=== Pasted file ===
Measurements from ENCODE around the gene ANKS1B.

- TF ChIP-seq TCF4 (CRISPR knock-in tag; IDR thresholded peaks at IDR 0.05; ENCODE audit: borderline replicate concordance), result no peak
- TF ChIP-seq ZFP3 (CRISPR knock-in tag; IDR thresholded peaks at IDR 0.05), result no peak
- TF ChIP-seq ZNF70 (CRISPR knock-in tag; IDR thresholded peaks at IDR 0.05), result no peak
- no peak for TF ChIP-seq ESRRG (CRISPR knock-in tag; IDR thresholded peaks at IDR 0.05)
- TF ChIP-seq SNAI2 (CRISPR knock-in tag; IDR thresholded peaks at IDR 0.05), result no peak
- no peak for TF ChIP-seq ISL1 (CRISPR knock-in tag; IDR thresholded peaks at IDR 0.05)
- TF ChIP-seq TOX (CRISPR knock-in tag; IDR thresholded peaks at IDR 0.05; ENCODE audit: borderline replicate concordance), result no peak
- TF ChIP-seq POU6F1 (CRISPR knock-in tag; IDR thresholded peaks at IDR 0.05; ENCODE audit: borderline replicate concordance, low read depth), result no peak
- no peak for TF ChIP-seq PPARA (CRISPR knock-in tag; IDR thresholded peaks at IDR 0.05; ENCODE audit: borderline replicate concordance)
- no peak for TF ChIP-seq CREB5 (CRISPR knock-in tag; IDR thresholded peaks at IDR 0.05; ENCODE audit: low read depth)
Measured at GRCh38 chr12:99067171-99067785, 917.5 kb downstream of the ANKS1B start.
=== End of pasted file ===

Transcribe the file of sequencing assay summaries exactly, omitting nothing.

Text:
Measurements from ENCODE around the gene ANKS1B.

- TF ChIP-seq TCF4 (CRISPR knock-in tag; IDR thresholded peaks at IDR 0.05; ENCODE audit: borderline replicate concordance), result no peak
- TF ChIP-seq ZFP3 (CRISPR knock-in tag; IDR thresholded peaks at IDR 0.05), result no peak
- TF ChIP-seq ZNF70 (CRISPR knock-in tag; IDR thresholded peaks at IDR 0.05), result no peak
- no peak for TF ChIP-seq ESRRG (CRISPR knock-in tag; IDR thresholded peaks at IDR 0.05)
- TF ChIP-seq SNAI2 (CRISPR knock-in tag; IDR thresholded peaks at IDR 0.05), result no peak
- no peak for TF ChIP-seq ISL1 (CRISPR knock-in tag; IDR thresholded peaks at IDR 0.05)
- TF ChIP-seq TOX (CRISPR knock-in tag; IDR thresholded peaks at IDR 0.05; ENCODE audit: borderline replicate concordance), result no peak
- TF ChIP-seq POU6F1 (CRISPR knock-in tag; IDR thresholded peaks at IDR 0.05; ENCODE audit: borderline replicate concordance, low read depth), result no peak
- no peak for TF ChIP-seq PPARA (CRISPR knock-in tag; IDR thresholded peaks at IDR 0.05; ENCODE audit: borderline replicate concordance)
- no peak for TF ChIP-seq CREB5 (CRISPR knock-in tag; IDR thresholded peaks at IDR 0.05; ENCODE audit: low read depth)
Measured at GRCh38 chr12:99067171-99067785, 917.5 kb downstream of the ANKS1B start.